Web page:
Posts Tagged Exposure Therapy
[Abstract] The influence of virtual reality on rehabilitation of upper limbs and gait after stroke: a systematic review – Full Text PDF
Stroke is the leading cause of functional disability in adults. Its neurovascular origin and injury location indicates the possible functional consequences. Virtual rehabilitation (VR) using patient’s motion control is a new technological tool for conventional rehabilitation, allowing patterns of movements in varied environments, involving the patient in therapy through the playful components offered by VR applications. The objective of this systematic review is to collect data regarding the influence promoted by VR in upper limb and hemiparetic gait. Full articles published between 2009 and 2015 in english were searched and selected in PubMed, Cochrane and Pedro databases. Eleven articles included (5 for VR and upper limbs; 4 for VR, gait and balance; and 2 for VR and neural mechanisms). The articles included demonstrate efficacy in VR treatment in hemiparetic patients in the variables analyzed.
POST WRITTEN BY Eran Orr. Eran Orr is the founder of XRHealth, the leader in extended reality and therapeutic applications.
Veterans returning home from war zones after serving in combat face a myriad of health concerns. Most of these concerns have to do with pain. A 2016 survey by the NIH found that 65.5% of U.S. military veterans said they have pain, and the pain is severe for 9.1% of the group surveyed. Whether it is reported in a vet’s back, neck, knees or shoulders, the pain usually persists. Chronic pain (pain that lasts for more than 12 weeks) affects many of the 20 million U.S. veterans.
And on too many occasions, it isn’t properly treated.
All of these difficult issues, including nonspecific physical complaints, such as fatigue, cognitive disturbances, memory or concentration problems, are tied together. Far too often, you’ll see these problems getting lumped into what’s known as post-traumatic stress disorder (PTSD). This is a serious psychological issue that garners its fair share of attention and sometimes unhelpful distortion from the news and entertainment media.
The question for far too many years has been: What can be done about it? How do we provide veterans with meaningful healthcare and rehabilitation that can help ease them back to their normal lives again? We’re learning that virtual reality (VR), delivered through technologically advanced headsets, can have an impact on the treatment of chronic pain and could become a powerful alternative to opioid interventions. Years ago, this was something that couldn’t have been imagined, but the same gear associated with video gaming and entertainment is indeed helping veterans with pain management, physical rehabilitation and the cognitive disorders associated with PTSD.
I am a cofounder and CEO of a company that in the last four years has sought to elevate the use of extended reality and therapeutic applications for healthcare. But it goes much deeper than that. As a military man in the Israeli Air Force, I toiled in the field of physical therapy with specific expertise in spinal cord damage prevention. I myself also experienced a long but successful injury rehabilitation process, which included VR as a means to heal. That experience convinced me that the use of virtual reality could change healthcare for the better.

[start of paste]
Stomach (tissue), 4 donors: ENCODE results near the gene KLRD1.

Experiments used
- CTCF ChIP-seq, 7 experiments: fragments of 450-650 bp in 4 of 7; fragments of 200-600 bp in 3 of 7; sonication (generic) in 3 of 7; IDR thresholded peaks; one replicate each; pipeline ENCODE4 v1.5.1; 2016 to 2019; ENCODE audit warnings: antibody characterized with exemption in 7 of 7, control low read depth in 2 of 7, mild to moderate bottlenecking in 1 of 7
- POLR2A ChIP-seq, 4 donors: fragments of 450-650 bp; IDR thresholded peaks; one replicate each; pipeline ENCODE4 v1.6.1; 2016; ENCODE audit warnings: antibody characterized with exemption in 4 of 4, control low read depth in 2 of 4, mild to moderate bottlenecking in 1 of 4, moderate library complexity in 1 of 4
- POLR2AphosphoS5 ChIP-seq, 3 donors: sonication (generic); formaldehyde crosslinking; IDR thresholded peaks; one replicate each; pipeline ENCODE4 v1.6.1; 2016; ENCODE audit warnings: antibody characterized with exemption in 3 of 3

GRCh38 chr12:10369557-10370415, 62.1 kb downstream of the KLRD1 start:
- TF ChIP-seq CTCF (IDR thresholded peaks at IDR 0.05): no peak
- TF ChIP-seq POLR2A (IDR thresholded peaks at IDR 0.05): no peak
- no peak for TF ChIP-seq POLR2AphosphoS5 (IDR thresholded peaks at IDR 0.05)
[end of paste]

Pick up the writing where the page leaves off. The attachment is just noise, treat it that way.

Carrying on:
What VR can provide and the reason it can be so effective for the patient is that it creates an immersive 360-degree world. Patients are guided through this virtual world with sophisticated software on virtual reality headsets, which provides a smooth and relaxing environment. The patient’s focus is redirected while being guided through a virtual world that provides a distraction from the pain or anxiety they are being treated for. Many patients get to the point where they are tricked into really believing they are in another reality.
A 2019 study with 120 participants looked at on-demand VR therapy compared to specialized “health and wellness” television programming for pain reduction in hospitalized patients. The results showed that VR was “significantly” better at reducing pain and was “most effective” as a remedy for severe pain. Today, VR is also being used as a vehicle for a treatment technique called exposure therapy. For example, one such program called Virtual Iraq immerses veterans from the Iraq war suffering from chronic PTSD in an environment that, according to Veterans Families United, produces “visuals of a war zone and … the other senses, sound, smell, touch that is experienced in a war zone.” The hope is that the everyday things that can trigger fear and panic become insignificant through virtual repetition and the reactions to the memory become disconnected from the memory itself.
An additional benefit of virtual reality is that when it is incorporated with artificial intelligence, it can be the basis of gaining comprehensive real-time data from the vet’s work with the headset. The data provides an opportunity for a therapist to adjust the program immediately if need be. The data can also be made available instantly to the patient and shared with other veterans. Despite recent advances, more attention and research will need to be applied to the treatment of veterans utilizing virtual reality. Market education is the toughest challenge right now. AR/VR platforms for therapeutic purposes are aimed at providing clinicians with an option to better manage their patients’ care via specialized extended reality technology solutions and data analysis. It is our job to educate the marketplace and continue to provide clinical evidence to the United States Food and Drug Administration (FDA) that the platform is worthy of designation as a medical device.
In the meantime, wider adoption of this tech by more healthcare organization leaders would help position VR as a routine treatment option. There are many companies out there, such as AppliedVR and BehaVR, that are also working toward the same health-related, therapeutic goals, especially in pain management. As an industry, we understand and can demonstrate how VR/AR therapy supports rehabilitation services, cognitive assessment and training, and pain management. Conversations with healthcare leaders about how it works and its enormous potential will need to continue so they can see this tech in operation.